Coral reefs support a quarter of all marine life, feed hundreds of millions of people and contribute vastly to the global economy. But they are dying in mass bleaching events, as climate change warms our oceans and breaks down vital relationships between corals and energy-providing algae.
A new commentary, published in Communications Biology from Nature Research, provides hope that a shift in research focus towards coral immunity will support reef conservation and restoration efforts.
Dr Caroline Palmer, Visiting Research Fellow at the University of Plymouth, has spent more than a decade examining coral health from an immunological perspective.
In particular, she has identified coral immune mechanisms and sought to understand what enables some corals to survive while others die. This led Dr Palmer to discover that corals with higher immune defences are less likely to become diseased or to bleach.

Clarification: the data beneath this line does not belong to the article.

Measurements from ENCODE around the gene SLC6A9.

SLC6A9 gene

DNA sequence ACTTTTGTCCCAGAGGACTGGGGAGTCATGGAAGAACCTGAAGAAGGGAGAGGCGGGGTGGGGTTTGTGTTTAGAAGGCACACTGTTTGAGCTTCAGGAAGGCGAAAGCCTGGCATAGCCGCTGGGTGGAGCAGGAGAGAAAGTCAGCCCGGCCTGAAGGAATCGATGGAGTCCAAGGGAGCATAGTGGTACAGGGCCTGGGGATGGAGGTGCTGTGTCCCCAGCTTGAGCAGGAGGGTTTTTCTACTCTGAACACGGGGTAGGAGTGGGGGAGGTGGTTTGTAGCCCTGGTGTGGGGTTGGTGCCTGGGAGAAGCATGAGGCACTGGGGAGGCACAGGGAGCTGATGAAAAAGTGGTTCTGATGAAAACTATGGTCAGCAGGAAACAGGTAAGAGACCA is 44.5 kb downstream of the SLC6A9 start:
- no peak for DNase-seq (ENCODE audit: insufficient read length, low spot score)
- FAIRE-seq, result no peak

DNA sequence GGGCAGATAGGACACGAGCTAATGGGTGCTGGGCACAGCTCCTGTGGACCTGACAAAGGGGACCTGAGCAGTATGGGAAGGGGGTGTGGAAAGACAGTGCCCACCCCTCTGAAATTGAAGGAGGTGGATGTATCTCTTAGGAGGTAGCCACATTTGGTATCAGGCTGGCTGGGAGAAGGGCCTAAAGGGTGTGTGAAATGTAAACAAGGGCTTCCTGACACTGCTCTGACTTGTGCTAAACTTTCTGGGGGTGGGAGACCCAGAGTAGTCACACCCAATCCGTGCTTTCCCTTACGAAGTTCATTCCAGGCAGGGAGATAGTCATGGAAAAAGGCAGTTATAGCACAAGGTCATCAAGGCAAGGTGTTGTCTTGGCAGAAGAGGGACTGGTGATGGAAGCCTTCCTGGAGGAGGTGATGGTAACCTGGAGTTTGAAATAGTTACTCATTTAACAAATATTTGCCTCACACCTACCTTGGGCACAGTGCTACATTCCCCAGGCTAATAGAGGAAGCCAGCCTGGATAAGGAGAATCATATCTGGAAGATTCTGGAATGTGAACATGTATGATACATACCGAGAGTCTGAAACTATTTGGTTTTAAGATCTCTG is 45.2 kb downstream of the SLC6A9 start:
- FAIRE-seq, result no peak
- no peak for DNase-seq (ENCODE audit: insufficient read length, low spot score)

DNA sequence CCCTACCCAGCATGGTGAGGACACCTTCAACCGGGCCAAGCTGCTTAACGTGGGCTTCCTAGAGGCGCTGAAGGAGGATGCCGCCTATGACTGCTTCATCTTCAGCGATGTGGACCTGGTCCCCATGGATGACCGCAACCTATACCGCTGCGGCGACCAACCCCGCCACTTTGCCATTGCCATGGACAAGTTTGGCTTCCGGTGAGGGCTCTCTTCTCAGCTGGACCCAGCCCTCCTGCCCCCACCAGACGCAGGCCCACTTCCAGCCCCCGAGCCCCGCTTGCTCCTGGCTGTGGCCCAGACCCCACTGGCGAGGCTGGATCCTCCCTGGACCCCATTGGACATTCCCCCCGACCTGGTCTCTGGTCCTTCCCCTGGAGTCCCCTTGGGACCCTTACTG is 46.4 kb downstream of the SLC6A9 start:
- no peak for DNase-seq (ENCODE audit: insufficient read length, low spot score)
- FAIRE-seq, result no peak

In her latest work, she expands on this observation, drawing on a theory from insects that explains how corals might coexist with specific microorganisms, as a holobiont, while resisting infection or other disturbances.
Dr Palmer also presents a model of coral susceptibility, whereby investing in immunity enables coral, with its microorganisms, to tolerate more damage before initiating an immune response. This model describes how coral tolerance may vary among corals indicating their susceptibility to disturbances, such as bleaching events.